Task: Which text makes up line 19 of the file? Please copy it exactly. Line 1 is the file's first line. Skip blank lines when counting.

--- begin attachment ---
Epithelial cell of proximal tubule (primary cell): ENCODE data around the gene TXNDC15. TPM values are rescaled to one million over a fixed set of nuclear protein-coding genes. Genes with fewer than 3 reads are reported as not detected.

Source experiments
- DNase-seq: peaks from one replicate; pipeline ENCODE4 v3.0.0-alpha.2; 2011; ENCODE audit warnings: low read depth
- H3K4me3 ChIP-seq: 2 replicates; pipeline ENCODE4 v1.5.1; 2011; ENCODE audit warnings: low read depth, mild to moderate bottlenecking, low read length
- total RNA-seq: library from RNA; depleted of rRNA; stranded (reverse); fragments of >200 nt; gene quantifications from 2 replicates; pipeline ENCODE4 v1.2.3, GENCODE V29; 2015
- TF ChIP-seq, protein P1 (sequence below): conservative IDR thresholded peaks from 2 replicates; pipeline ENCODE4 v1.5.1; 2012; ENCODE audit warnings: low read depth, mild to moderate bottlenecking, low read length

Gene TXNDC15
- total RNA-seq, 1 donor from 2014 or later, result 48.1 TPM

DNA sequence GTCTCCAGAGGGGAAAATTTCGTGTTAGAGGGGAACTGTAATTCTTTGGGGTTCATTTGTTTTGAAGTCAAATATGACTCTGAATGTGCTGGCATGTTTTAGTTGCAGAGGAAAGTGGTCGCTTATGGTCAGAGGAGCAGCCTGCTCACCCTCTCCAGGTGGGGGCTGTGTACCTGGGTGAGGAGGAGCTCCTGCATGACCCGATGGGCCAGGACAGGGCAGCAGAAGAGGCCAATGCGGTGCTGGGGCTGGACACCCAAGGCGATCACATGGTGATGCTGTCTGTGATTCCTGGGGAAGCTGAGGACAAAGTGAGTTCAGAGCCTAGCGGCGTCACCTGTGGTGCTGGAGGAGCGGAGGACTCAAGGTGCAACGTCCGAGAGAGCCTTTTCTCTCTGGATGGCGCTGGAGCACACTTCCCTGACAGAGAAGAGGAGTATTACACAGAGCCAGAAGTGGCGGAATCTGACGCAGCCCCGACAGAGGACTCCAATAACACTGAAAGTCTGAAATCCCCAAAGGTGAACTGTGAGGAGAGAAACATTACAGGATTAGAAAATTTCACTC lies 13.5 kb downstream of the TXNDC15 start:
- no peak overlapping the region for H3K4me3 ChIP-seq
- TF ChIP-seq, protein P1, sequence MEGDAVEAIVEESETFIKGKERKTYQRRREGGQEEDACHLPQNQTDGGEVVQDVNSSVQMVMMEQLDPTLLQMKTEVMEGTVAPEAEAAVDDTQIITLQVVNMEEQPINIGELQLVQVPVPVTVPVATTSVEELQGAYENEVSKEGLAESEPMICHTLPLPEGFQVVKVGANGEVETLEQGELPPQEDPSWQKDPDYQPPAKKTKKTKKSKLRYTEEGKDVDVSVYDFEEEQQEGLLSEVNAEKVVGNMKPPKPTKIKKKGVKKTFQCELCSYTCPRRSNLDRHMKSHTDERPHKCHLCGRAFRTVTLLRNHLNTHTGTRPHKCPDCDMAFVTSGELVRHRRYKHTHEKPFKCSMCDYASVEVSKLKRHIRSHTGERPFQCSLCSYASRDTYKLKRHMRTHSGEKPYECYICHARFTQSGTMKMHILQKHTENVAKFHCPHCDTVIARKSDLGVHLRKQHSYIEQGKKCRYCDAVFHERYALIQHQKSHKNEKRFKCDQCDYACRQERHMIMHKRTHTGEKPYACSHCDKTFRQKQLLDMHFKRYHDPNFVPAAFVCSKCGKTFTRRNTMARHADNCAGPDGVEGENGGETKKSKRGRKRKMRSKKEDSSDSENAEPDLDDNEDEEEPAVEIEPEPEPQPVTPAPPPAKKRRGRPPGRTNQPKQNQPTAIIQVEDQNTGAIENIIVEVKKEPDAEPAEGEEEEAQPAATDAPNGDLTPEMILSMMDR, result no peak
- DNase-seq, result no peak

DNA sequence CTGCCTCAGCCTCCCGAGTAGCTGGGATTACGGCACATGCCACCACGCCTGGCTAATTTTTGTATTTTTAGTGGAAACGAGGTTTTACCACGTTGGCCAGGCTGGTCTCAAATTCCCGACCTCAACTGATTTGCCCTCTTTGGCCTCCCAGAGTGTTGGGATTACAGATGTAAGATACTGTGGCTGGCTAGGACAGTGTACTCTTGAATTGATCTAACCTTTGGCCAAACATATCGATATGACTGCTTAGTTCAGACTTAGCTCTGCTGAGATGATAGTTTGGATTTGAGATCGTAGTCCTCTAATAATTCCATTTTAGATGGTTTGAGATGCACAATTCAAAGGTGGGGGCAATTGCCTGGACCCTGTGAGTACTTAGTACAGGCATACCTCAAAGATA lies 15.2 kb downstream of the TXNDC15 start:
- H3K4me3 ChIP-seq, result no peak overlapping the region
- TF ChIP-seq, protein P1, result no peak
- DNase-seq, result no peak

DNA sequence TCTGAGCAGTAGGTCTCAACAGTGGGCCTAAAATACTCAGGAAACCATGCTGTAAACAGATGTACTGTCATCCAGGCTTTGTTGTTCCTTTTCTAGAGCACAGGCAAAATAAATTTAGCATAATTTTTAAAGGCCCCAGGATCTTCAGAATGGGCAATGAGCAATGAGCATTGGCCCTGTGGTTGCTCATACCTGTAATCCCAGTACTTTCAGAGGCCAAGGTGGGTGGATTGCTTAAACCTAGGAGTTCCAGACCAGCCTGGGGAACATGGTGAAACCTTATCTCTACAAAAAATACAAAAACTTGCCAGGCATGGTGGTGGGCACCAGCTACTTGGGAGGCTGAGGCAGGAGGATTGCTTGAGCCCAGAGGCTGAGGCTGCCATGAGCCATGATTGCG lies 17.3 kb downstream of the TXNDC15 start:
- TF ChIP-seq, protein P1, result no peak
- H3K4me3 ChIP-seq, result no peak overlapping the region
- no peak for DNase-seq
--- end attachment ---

- H3K4me3 ChIP-seq, result no peak overlapping the region